Sunday, August 16, 2015

Reminder on the Pietrowsky lines

In 2011, I covered the Pietrowsky lines and concluded that 5...Nc6 6.Bb5 Bd7 was not simple to deal with. White has to be carefull in order not to overextend.

The main line is 5...Nc6 6.Bb5 Bd7 7.0-0 e6 8.d5 (diagram)
White is ahead in development at the expense of a pawn. The easiest way for black is to exchange a few pieces :

8...Nb4 !!
Forces the exchnage of the light coloured bishop, doesnt it ?

9.dxe6 (diagram)

9...Bxb5 10.Nxb5 Qxd1 11.Rxd1 (diagram)

Mission Exchanging is completed ! But does black have an advanatge ? Absolutely not, since black still needs a move to recapture the pawn on e6, but this is not possible since c7 is under attack.

So we can safely conclude that the Pietrowsky line does not offer any advantage for the defender, proviuded white plays is quitely - a task not easy for the Blackmar Diemer gambiteer.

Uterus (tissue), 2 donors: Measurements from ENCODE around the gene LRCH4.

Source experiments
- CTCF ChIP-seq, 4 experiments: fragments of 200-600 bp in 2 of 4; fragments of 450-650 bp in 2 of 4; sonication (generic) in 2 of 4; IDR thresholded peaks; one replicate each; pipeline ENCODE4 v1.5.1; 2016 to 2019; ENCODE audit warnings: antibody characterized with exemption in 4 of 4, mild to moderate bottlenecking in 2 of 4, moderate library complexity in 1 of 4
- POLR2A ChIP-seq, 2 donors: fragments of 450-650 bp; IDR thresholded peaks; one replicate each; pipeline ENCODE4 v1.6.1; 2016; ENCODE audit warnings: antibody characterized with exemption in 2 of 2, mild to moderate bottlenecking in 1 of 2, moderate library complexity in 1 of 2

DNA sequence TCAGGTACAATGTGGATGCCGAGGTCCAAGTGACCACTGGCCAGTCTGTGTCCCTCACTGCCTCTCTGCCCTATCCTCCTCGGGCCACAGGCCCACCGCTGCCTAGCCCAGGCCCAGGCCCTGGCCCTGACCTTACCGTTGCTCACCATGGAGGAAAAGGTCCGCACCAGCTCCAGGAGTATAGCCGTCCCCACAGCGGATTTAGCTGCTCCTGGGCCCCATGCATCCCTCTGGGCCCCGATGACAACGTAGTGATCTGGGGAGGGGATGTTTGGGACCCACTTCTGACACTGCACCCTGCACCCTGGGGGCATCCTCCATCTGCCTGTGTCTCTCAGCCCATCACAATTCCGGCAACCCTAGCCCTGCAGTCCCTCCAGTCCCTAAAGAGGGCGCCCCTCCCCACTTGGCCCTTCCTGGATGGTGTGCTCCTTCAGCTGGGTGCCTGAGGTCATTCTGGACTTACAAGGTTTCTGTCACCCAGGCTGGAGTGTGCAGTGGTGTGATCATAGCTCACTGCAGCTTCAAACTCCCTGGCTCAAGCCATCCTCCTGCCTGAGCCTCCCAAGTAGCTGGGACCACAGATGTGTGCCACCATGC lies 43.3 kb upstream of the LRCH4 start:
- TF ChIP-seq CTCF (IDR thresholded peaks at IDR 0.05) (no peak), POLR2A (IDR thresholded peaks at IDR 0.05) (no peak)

Tuesday, August 11, 2015

Mea Culpa

It seems my last post on the Queen's Indian Euwe contained a mistake as pointed out by Maximilien from France.

I indicated that white gets a confortable play after 1.d4 d5 2.e4 dxe4 3.Nc3 Nf6 4.f3 exf3 5.Nxf3 e6 6.Bg5 Be7 7.Bd3 0-0 8.0-0 b6 9.Qe1 Bb7 10.Qh4 h5 (diagram) 11.Bxf6

White is indeed better after 11...Bxf6 12.Qxh5 g6 13.Bxg6 fxg6 14.Qxg6+ Kh8 15.d5 (diagram)

a/ 15...exd5 16.Qh5+ Kg8 17.Qg4+ Kh8 18.Nh4 (++)

b/ 15...Bxd5 16.Qh5+ Kg8 17.Qg4+ Bg7 18.Ng5 (++)

c/ 15...Qe8 16.Qh6+ Kg8 17.Ng5 (++)

d/ 15...Qe7 16.Ng5 (=)

So is seems i missed black's best continuation 15..Qe7 and 11.Rad1 is the only move that gives white an advantage.